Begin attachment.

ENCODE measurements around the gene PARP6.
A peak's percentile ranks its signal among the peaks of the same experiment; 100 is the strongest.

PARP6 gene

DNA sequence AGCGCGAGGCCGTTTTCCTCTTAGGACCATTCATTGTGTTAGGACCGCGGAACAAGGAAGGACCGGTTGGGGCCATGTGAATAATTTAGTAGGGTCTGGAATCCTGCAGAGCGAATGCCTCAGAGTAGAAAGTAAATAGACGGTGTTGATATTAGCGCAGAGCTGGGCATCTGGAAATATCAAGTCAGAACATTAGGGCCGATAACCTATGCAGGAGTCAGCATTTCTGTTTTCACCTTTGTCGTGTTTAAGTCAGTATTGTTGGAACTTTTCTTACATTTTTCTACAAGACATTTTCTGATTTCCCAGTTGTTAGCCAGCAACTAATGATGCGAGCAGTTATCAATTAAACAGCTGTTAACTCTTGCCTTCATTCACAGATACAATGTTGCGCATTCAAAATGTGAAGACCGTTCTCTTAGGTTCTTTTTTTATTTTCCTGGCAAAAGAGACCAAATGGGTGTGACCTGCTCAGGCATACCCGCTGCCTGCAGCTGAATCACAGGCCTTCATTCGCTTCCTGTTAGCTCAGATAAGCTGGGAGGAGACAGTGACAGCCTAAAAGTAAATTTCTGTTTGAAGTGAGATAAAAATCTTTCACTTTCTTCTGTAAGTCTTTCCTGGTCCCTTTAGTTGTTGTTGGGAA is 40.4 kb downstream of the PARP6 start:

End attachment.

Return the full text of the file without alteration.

ENCODE measurements around the gene PARP6.
A peak's percentile ranks its signal among the peaks of the same experiment; 100 is the strongest.

PARP6 gene

DNA sequence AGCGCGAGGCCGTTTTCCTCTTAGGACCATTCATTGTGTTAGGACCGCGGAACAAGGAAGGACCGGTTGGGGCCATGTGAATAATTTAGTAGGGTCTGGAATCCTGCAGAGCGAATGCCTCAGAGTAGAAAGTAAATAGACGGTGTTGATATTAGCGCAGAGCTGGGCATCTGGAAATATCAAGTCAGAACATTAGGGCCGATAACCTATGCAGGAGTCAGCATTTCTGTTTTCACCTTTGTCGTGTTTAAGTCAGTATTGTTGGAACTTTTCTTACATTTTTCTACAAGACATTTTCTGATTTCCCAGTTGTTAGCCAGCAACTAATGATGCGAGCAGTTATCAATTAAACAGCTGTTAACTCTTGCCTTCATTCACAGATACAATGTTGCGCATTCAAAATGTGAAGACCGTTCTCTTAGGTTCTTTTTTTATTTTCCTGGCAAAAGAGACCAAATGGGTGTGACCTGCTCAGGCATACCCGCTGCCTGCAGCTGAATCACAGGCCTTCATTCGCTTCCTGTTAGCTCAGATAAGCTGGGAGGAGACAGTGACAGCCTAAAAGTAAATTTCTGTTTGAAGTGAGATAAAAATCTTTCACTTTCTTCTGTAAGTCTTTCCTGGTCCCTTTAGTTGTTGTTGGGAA is 40.4 kb downstream of the PARP6 start: